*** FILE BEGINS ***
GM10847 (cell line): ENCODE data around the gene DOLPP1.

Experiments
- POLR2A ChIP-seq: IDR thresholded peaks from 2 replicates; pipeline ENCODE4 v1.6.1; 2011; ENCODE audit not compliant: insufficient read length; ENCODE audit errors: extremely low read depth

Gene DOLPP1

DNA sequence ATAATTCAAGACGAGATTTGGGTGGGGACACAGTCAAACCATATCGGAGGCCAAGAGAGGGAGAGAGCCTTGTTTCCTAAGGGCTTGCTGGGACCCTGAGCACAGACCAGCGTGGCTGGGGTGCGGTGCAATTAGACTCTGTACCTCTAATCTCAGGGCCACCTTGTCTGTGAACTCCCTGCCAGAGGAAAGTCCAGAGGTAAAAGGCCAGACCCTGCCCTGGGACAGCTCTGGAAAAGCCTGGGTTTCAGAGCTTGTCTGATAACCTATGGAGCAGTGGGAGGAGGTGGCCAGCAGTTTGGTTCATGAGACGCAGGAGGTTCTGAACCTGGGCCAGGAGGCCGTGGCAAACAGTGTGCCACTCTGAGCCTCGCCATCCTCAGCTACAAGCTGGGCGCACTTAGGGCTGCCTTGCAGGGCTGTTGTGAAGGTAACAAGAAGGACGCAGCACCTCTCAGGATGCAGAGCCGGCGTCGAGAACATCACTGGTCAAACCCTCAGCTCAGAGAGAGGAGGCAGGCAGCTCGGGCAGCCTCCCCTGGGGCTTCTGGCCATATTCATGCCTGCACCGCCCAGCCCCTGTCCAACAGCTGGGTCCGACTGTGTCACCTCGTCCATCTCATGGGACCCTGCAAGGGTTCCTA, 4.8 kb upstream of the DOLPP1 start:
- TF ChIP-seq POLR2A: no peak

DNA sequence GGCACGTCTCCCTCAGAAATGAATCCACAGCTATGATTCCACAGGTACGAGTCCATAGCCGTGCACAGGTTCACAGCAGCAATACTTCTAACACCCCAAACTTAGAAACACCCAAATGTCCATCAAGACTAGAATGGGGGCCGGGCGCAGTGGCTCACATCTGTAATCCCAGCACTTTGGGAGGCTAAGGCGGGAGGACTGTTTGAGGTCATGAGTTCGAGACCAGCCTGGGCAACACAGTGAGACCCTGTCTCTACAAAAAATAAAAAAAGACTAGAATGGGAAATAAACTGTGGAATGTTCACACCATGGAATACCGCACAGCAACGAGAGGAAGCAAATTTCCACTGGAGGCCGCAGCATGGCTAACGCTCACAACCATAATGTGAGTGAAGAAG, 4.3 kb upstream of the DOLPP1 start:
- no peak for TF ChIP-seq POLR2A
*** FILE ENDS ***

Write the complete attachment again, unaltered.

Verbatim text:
GM10847 (cell line): ENCODE data around the gene DOLPP1.

Experiments
- POLR2A ChIP-seq: IDR thresholded peaks from 2 replicates; pipeline ENCODE4 v1.6.1; 2011; ENCODE audit not compliant: insufficient read length; ENCODE audit errors: extremely low read depth

Gene DOLPP1

DNA sequence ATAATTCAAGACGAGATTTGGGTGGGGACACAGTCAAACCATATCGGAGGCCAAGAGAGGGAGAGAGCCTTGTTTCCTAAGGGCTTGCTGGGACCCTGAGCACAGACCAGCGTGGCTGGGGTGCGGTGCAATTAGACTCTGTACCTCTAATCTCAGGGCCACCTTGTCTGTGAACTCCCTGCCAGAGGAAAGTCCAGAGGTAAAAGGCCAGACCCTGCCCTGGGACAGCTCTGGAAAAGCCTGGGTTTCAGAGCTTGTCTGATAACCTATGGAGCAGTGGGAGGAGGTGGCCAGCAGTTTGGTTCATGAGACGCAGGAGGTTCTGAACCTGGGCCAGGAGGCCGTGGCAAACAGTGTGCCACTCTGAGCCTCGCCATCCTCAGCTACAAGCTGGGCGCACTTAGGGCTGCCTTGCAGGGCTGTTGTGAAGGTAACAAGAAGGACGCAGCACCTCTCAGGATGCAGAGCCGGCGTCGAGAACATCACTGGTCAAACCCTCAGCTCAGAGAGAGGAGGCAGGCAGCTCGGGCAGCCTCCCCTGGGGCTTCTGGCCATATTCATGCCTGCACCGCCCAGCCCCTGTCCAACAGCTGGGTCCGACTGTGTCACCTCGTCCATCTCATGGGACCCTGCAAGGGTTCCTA, 4.8 kb upstream of the DOLPP1 start:
- TF ChIP-seq POLR2A: no peak

DNA sequence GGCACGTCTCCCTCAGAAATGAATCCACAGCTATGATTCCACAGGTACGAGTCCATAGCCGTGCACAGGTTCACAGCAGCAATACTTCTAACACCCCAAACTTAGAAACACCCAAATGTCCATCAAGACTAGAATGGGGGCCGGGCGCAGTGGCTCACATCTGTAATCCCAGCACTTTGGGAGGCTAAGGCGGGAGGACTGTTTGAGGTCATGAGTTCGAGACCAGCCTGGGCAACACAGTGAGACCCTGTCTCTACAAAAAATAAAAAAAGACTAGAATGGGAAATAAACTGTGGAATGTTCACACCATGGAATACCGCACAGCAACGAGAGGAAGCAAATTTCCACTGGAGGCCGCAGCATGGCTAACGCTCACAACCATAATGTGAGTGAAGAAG, 4.3 kb upstream of the DOLPP1 start:
- no peak for TF ChIP-seq POLR2A